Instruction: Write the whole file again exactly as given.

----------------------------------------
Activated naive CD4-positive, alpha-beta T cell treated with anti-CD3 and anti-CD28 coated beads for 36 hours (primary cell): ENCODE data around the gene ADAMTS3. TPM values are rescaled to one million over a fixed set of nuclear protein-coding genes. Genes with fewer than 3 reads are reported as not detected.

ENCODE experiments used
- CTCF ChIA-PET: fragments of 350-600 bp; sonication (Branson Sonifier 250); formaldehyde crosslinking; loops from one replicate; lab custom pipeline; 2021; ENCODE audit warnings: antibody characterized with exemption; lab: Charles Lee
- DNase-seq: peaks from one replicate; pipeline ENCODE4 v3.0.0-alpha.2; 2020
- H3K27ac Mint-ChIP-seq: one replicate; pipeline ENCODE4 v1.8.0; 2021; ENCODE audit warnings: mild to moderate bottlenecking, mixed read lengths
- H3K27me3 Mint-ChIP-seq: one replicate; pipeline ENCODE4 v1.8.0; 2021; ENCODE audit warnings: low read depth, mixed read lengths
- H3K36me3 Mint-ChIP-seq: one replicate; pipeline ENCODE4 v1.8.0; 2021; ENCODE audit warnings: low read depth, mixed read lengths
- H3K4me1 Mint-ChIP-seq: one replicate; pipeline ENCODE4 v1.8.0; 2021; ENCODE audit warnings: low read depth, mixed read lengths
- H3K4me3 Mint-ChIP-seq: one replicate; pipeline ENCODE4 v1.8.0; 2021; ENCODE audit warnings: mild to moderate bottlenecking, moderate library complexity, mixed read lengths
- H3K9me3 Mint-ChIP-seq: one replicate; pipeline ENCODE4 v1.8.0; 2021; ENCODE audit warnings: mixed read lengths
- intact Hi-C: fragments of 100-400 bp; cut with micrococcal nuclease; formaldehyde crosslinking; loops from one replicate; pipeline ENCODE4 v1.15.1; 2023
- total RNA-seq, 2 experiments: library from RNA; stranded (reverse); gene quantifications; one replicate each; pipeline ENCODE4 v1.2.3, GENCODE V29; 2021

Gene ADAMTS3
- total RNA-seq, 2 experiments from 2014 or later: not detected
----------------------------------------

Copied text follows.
Activated naive CD4-positive, alpha-beta T cell treated with anti-CD3 and anti-CD28 coated beads for 36 hours (primary cell): ENCODE data around the gene ADAMTS3. TPM values are rescaled to one million over a fixed set of nuclear protein-coding genes. Genes with fewer than 3 reads are reported as not detected.

ENCODE experiments used
- CTCF ChIA-PET: fragments of 350-600 bp; sonication (Branson Sonifier 250); formaldehyde crosslinking; loops from one replicate; lab custom pipeline; 2021; ENCODE audit warnings: antibody characterized with exemption; lab: Charles Lee
- DNase-seq: peaks from one replicate; pipeline ENCODE4 v3.0.0-alpha.2; 2020
- H3K27ac Mint-ChIP-seq: one replicate; pipeline ENCODE4 v1.8.0; 2021; ENCODE audit warnings: mild to moderate bottlenecking, mixed read lengths
- H3K27me3 Mint-ChIP-seq: one replicate; pipeline ENCODE4 v1.8.0; 2021; ENCODE audit warnings: low read depth, mixed read lengths
- H3K36me3 Mint-ChIP-seq: one replicate; pipeline ENCODE4 v1.8.0; 2021; ENCODE audit warnings: low read depth, mixed read lengths
- H3K4me1 Mint-ChIP-seq: one replicate; pipeline ENCODE4 v1.8.0; 2021; ENCODE audit warnings: low read depth, mixed read lengths
- H3K4me3 Mint-ChIP-seq: one replicate; pipeline ENCODE4 v1.8.0; 2021; ENCODE audit warnings: mild to moderate bottlenecking, moderate library complexity, mixed read lengths
- H3K9me3 Mint-ChIP-seq: one replicate; pipeline ENCODE4 v1.8.0; 2021; ENCODE audit warnings: mixed read lengths
- intact Hi-C: fragments of 100-400 bp; cut with micrococcal nuclease; formaldehyde crosslinking; loops from one replicate; pipeline ENCODE4 v1.15.1; 2023
- total RNA-seq, 2 experiments: library from RNA; stranded (reverse); gene quantifications; one replicate each; pipeline ENCODE4 v1.2.3, GENCODE V29; 2021

Gene ADAMTS3
- total RNA-seq, 2 experiments from 2014 or later: not detected